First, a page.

Rubbish Roundup 23rd April
Rubbish roundup 23rd April
People that are caught dumping rubbish illegally are set to face on the spot fines of up to £400 as local authorities clamp down on fly-tipping. Councils hope that the fines will discourage people from using unauthorised people to get rid of their waste.
Recorded incidents of fly-tipping rose to over one million last year, and over two-thirds of the dumped waste were household items.
The fines will be introduced in the autumn and will make it easier to prosecute people. Many cases don’t make it to court because of the high costs of prosecuting cases.
The government say that the fines will reinforce existing legislation and it’s not just about punishing people or raising money for the councils.
An MP in Grantham took to the streets to clean up litter after one of her constituents complained to her about the levels of rubbish in the local area. A group of local volunteers, including other MPs turned out alongside Dr Caroline Johnson and collected 30 bags of rubbish, much of which had been thrown from cars. A lot of roadside litter is thrown from cars, even though a law was recently passed that makes the registered keeper of a car liable for any rubbish thrown from it. The MP branded littering as disgusting, inconsiderate, and senseless.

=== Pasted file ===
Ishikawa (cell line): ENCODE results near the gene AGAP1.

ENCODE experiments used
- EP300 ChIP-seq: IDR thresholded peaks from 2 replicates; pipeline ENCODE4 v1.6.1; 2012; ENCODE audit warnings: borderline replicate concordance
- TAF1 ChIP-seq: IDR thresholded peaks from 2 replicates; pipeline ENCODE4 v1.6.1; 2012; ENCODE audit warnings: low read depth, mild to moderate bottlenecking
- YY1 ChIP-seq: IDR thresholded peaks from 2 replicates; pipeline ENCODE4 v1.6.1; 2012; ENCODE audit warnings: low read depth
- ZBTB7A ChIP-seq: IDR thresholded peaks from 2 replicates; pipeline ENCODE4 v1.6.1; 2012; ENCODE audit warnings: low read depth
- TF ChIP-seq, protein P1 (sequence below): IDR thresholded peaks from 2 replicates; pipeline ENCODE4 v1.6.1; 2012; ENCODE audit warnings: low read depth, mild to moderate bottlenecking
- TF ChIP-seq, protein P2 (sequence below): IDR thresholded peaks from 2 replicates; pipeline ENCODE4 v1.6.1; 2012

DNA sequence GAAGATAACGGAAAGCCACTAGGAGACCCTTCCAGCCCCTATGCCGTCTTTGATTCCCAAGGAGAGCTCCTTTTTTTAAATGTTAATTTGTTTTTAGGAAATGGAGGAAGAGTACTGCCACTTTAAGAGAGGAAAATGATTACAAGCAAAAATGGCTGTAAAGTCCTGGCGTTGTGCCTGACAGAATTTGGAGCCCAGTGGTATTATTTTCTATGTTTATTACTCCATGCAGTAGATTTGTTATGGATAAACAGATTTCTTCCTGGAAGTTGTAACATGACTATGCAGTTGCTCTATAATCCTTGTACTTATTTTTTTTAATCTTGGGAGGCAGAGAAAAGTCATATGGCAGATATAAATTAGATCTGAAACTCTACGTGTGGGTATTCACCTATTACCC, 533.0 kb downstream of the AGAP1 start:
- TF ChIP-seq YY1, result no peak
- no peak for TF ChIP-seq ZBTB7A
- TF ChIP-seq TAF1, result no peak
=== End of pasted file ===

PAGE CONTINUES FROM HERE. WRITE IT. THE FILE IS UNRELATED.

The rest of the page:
Image courtesy of Keep Britain Tidy
Surfers and swimmers took part in the first ever marine litter pick off the north coast of Ireland. The National Trust joined marine businesses and volunteers to clear litter to mark World Heritage Day. They went out in boats and cleared the bays between Dunseverick Castle and the Giant’s Causeway and found a whole fishing net and large amounts of rope as well as other debris. The Giant’s Causeway is a UNESCO World Heritage site. The National Trust say that they are very pleased to be working with other businesses and organisations to help protect the environment and wildlife habitats.
A report that was released recently found that 82% of marine litter found in 2017 was plastic, and 30% of this was single-use.
The National Trust does daily litter picks on land, but this is the first time that they have taken to the sea to clear plastics and other waste from the water and coastline